The World’s Most Cash-Reliant Countries
According to a recent study, Romania is currently the world’s most cash-reliant country, with 78 percent of its transactions using banknotes and coins.
Presented by Merchant Machine, the research also explored related statistics, such as the percentage of a country’s population that is unbanked (lacking a bank account), the percentage of internet users, and how many cash machines each has per 1,000 adults. The results showed an interesting mix of figures, suggesting the reasons behind a country’s fondness for cash run deeper than these metrics alone.
In Romania, the study reports 64 percent of the population is online, but just 42 percent of adults have a bank account. It offers around 64 ATMs per 1,000 adults. These figures point to a limitation of other payment options that would require a bank account, but still show many people who could use cards or e-payments are choosing cash.
In Bulgaria—where 63 percent of transactions are conducted in cash—the picture is quite different, with just 28 percent of the population unbanked and 94 cash machines per 1,000 adults. The Ukraine also has a relatively low unbanked population (37 percent) and 96 cash machines per capita. In these countries, a range of payment options are available, and cash remains in high demand, with the populations well-served in terms of access to it.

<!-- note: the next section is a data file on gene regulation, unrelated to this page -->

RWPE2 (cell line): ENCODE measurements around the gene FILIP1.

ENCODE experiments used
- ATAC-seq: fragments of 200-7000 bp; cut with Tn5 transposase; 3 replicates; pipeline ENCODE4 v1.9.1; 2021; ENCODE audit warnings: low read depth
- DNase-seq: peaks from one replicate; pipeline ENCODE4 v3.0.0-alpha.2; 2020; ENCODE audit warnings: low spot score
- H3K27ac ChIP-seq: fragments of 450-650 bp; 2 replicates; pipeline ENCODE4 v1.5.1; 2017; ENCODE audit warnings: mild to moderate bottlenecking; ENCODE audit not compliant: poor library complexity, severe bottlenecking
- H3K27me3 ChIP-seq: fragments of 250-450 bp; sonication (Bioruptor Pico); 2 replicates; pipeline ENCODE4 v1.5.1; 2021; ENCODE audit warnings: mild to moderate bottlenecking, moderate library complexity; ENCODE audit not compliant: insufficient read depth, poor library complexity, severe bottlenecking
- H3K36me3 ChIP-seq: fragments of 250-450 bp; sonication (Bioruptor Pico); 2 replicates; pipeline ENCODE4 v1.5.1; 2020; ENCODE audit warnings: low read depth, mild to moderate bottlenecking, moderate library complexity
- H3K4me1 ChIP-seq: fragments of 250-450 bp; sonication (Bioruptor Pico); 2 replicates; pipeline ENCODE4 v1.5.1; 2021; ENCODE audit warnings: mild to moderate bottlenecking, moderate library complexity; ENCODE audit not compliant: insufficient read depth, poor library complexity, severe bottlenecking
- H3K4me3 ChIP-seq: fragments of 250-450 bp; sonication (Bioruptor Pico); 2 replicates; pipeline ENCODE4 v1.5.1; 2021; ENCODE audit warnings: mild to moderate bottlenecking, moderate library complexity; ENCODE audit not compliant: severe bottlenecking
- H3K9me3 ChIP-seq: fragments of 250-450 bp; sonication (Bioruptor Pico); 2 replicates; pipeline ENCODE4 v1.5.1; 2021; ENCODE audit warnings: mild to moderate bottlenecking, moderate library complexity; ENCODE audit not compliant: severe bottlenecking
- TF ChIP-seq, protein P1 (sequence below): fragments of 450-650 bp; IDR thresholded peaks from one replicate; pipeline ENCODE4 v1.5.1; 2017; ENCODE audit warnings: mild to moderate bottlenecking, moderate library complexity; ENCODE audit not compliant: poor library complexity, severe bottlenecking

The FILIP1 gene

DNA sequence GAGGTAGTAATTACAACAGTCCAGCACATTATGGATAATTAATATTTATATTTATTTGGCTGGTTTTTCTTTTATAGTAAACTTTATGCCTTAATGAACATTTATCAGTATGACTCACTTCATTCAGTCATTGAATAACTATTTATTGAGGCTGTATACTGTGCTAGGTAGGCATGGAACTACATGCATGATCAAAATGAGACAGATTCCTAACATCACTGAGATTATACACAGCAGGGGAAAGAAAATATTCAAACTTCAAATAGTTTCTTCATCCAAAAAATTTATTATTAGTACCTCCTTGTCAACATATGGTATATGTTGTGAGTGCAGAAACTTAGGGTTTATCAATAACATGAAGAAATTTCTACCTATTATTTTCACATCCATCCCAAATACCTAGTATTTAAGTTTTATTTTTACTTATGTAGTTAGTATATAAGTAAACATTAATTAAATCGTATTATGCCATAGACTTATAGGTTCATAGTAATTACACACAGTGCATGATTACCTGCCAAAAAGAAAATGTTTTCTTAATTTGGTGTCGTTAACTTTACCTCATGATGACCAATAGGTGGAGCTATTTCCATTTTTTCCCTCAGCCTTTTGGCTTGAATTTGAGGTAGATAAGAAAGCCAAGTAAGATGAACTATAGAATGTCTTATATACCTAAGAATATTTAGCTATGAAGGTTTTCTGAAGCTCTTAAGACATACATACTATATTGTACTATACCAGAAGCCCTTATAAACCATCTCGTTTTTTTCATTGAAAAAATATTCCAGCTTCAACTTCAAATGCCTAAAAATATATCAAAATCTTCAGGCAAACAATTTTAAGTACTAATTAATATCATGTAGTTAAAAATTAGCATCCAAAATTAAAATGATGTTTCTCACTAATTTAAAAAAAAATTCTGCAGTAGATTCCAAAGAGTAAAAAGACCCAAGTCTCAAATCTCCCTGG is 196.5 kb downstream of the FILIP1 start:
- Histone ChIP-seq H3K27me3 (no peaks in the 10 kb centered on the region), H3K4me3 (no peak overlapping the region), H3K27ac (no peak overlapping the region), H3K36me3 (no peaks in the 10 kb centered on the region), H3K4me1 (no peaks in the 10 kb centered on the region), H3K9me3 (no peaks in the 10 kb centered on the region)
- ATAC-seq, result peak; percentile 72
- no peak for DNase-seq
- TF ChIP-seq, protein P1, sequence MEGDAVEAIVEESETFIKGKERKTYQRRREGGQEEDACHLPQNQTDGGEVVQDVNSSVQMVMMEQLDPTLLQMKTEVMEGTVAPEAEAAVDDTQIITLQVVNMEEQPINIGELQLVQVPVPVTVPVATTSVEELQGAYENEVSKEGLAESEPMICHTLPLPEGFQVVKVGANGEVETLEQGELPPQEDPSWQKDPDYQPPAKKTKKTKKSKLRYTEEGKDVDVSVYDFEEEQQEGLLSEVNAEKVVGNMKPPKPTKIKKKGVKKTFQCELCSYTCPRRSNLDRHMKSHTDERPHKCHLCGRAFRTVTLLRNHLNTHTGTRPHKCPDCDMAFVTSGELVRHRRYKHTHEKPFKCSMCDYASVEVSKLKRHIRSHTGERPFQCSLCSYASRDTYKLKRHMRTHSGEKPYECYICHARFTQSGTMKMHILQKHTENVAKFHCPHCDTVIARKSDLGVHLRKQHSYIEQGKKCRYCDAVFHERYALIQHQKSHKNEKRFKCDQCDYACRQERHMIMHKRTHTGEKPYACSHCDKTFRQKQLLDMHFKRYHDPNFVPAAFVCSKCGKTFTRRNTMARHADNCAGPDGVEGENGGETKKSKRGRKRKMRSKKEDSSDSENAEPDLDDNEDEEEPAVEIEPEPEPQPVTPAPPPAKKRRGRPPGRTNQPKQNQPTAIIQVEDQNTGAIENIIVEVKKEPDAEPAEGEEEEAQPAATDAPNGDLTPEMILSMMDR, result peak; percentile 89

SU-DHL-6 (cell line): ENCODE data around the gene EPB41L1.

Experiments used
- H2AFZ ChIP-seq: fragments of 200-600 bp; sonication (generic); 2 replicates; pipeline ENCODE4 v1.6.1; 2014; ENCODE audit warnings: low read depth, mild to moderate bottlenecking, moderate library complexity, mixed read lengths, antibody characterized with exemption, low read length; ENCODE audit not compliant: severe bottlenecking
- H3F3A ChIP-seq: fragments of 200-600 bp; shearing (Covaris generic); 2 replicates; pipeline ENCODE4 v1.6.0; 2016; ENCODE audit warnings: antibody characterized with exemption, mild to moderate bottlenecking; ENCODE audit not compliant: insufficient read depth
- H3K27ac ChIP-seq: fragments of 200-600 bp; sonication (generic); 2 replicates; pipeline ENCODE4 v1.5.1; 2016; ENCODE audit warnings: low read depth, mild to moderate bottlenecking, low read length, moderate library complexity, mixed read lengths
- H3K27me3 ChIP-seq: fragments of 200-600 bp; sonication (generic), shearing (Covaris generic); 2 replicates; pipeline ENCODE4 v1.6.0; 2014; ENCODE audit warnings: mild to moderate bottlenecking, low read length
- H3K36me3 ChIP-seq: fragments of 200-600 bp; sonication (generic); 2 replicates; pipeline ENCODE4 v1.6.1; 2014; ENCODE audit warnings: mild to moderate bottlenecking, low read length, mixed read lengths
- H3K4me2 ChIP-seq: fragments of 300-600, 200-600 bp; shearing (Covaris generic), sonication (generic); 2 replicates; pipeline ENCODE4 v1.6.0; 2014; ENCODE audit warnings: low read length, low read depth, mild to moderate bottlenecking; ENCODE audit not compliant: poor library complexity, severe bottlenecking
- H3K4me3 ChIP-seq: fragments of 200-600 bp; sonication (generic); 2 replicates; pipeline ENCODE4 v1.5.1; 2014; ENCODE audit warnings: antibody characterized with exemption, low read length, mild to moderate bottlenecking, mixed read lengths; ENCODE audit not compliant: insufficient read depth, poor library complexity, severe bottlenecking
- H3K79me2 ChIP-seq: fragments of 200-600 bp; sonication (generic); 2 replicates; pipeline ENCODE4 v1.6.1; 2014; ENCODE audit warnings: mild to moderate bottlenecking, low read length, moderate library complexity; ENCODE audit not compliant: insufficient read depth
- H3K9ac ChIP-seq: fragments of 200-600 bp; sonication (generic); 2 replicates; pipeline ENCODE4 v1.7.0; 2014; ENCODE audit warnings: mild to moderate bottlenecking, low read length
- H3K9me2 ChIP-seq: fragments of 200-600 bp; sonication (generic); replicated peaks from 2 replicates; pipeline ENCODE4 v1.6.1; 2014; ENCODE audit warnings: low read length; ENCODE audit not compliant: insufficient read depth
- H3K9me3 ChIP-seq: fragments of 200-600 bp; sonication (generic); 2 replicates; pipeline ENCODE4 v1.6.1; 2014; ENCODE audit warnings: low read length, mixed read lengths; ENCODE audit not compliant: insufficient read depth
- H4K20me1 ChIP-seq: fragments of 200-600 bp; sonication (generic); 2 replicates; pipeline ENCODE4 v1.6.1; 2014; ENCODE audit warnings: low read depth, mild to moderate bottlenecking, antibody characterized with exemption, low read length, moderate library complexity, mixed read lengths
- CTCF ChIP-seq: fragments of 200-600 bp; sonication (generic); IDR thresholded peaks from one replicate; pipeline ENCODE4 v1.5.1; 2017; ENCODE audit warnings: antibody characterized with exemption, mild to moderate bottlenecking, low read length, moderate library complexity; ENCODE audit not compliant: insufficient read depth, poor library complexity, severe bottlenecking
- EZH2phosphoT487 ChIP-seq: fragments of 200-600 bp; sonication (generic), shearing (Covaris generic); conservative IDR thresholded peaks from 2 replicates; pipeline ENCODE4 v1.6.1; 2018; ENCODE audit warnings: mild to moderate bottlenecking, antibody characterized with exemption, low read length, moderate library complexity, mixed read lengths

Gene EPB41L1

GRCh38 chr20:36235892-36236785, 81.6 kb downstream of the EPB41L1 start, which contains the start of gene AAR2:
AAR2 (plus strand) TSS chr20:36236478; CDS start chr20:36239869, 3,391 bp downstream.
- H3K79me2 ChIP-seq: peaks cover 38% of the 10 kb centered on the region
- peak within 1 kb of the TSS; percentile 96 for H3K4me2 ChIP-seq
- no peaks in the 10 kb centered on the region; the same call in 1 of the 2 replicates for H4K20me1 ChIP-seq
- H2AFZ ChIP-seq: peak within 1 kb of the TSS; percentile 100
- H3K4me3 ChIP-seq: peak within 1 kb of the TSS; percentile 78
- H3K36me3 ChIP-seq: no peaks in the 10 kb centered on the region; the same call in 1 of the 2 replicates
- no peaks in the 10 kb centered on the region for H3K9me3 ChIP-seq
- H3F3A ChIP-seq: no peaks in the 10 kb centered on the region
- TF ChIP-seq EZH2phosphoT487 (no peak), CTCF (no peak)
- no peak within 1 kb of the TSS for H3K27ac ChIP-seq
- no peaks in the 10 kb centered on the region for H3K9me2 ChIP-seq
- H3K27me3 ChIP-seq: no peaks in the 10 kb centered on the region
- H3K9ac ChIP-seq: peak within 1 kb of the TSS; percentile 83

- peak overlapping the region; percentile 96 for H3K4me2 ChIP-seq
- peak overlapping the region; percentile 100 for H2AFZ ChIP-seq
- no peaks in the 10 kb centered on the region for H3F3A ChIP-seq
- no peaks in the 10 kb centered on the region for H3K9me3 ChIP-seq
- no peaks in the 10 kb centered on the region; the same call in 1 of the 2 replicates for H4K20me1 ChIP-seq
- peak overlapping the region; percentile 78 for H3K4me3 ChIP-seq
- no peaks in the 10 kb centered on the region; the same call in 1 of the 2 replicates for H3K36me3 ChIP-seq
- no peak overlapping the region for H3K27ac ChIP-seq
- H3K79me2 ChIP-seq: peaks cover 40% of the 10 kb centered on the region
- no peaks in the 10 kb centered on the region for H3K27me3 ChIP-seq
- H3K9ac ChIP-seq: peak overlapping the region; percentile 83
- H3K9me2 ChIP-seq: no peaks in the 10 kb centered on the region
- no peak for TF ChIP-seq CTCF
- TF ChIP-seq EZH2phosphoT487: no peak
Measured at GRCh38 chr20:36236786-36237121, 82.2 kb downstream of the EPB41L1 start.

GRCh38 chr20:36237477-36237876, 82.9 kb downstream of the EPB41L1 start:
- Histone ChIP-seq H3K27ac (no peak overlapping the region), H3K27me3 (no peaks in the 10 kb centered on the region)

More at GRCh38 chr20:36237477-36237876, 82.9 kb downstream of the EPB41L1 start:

Peru has the highest relative number of cash machines at 127, with a reported 57 percent of its population unbanked. Its point of sale (POS) mix of payment methods is 44 percent cash, 27 percent credit card, 17 percent debit card and 12 percent other (digital/mobile wallets or POS financing). The low number of e-payments is likely attributable to the number of people without bank accounts, and also the fact that around 30 percent of consumers do not have a mobile device. The 2021 Worldpay Global Payments Report also notes many people there are suspicious of entering their personal data on a web page, regardless of the provider.
At the other end of the scale in terms of technology penetration, Japan also prefers cash, with 59 percent of POS payments using it, compared to just 30 percent using credit card and three percent debit card. This is despite a long-term push to encourage people towards cashless options, with alternatives such as QR code payments on the rise. Their growth has been somewhat limited by associated costs for merchants, and a strong cultural preference for settling bills in cash.
Whatever a country’s or individual’s reason for choosing cash, the study underscores the importance of ensuring everyone can access it equally, without barriers such as a lack of local ATMs or high fees to use them. Fortunately, this need is increasingly being recognised, with countries taking steps to improve access to cash.